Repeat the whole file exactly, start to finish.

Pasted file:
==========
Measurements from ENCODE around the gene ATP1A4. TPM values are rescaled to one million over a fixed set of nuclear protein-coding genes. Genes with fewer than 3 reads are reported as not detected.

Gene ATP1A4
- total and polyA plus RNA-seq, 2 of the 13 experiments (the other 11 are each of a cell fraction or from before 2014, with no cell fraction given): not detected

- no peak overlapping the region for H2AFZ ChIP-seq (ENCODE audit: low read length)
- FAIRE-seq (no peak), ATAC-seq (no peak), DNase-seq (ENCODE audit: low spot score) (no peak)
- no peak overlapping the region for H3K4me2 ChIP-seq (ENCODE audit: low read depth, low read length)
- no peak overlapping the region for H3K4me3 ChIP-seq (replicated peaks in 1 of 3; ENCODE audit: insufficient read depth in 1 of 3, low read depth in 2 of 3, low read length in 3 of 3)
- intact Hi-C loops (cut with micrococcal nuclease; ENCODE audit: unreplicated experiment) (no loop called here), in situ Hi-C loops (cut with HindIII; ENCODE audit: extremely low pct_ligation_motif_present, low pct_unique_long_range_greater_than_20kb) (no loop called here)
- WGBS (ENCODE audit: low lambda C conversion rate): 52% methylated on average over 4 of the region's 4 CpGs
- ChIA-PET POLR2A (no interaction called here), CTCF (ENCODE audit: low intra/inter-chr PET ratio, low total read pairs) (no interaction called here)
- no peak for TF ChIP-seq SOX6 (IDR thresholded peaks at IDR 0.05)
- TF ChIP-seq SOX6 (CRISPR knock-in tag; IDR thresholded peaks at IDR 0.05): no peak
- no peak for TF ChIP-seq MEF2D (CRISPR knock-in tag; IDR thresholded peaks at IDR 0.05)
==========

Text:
Measurements from ENCODE around the gene ATP1A4. TPM values are rescaled to one million over a fixed set of nuclear protein-coding genes. Genes with fewer than 3 reads are reported as not detected.

Gene ATP1A4
- total and polyA plus RNA-seq, 2 of the 13 experiments (the other 11 are each of a cell fraction or from before 2014, with no cell fraction given): not detected

- no peak overlapping the region for H2AFZ ChIP-seq (ENCODE audit: low read length)
- FAIRE-seq (no peak), ATAC-seq (no peak), DNase-seq (ENCODE audit: low spot score) (no peak)
- no peak overlapping the region for H3K4me2 ChIP-seq (ENCODE audit: low read depth, low read length)
- no peak overlapping the region for H3K4me3 ChIP-seq (replicated peaks in 1 of 3; ENCODE audit: insufficient read depth in 1 of 3, low read depth in 2 of 3, low read length in 3 of 3)
- intact Hi-C loops (cut with micrococcal nuclease; ENCODE audit: unreplicated experiment) (no loop called here), in situ Hi-C loops (cut with HindIII; ENCODE audit: extremely low pct_ligation_motif_present, low pct_unique_long_range_greater_than_20kb) (no loop called here)
- WGBS (ENCODE audit: low lambda C conversion rate): 52% methylated on average over 4 of the region's 4 CpGs
- ChIA-PET POLR2A (no interaction called here), CTCF (ENCODE audit: low intra/inter-chr PET ratio, low total read pairs) (no interaction called here)
- no peak for TF ChIP-seq SOX6 (IDR thresholded peaks at IDR 0.05)
- TF ChIP-seq SOX6 (CRISPR knock-in tag; IDR thresholded peaks at IDR 0.05): no peak
- no peak for TF ChIP-seq MEF2D (CRISPR knock-in tag; IDR thresholded peaks at IDR 0.05)